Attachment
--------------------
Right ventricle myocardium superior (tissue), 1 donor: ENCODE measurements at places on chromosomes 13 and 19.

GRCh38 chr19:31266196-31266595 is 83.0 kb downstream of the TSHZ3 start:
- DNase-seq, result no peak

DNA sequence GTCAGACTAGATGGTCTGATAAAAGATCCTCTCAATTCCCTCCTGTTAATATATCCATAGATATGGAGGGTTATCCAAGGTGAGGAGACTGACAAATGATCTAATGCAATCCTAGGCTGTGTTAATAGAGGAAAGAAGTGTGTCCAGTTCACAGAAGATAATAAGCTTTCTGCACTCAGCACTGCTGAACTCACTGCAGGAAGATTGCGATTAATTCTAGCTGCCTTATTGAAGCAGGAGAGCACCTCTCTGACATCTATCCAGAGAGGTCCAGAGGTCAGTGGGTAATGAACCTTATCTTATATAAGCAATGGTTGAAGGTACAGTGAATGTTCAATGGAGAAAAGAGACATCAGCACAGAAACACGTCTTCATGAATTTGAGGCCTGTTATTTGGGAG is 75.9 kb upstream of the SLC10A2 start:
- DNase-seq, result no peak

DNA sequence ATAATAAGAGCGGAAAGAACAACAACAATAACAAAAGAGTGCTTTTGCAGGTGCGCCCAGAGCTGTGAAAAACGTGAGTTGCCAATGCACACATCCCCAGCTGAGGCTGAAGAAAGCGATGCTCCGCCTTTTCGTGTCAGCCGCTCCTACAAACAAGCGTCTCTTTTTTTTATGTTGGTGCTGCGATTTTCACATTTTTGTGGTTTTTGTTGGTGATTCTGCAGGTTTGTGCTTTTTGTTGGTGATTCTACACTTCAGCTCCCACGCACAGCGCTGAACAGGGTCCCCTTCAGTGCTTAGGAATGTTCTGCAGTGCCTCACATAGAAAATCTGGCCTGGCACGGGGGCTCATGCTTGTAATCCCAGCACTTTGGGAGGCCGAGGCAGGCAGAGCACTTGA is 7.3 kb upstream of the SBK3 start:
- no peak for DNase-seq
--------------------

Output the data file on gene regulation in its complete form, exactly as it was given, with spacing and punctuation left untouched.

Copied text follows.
Right ventricle myocardium superior (tissue), 1 donor: ENCODE measurements at places on chromosomes 13 and 19.

GRCh38 chr19:31266196-31266595 is 83.0 kb downstream of the TSHZ3 start:
- DNase-seq, result no peak

DNA sequence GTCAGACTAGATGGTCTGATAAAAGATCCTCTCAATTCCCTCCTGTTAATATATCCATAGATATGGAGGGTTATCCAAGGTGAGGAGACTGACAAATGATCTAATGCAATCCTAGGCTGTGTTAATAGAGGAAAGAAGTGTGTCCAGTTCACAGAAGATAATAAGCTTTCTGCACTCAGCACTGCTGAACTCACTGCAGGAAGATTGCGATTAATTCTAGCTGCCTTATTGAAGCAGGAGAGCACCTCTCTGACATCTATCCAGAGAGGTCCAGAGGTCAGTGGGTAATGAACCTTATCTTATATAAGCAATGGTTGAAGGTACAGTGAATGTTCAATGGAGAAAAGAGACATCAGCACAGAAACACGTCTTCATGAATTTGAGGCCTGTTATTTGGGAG is 75.9 kb upstream of the SLC10A2 start:
- DNase-seq, result no peak

DNA sequence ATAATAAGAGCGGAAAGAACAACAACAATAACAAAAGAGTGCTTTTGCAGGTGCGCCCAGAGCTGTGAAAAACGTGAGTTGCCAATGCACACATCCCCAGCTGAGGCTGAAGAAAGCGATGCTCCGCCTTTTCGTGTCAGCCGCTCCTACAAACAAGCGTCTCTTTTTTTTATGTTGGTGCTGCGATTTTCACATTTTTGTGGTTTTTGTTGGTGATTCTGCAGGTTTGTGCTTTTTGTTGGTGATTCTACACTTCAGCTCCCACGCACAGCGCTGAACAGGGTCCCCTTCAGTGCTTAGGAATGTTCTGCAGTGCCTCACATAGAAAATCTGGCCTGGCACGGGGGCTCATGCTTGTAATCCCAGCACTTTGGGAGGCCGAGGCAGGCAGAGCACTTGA is 7.3 kb upstream of the SBK3 start:
- no peak for DNase-seq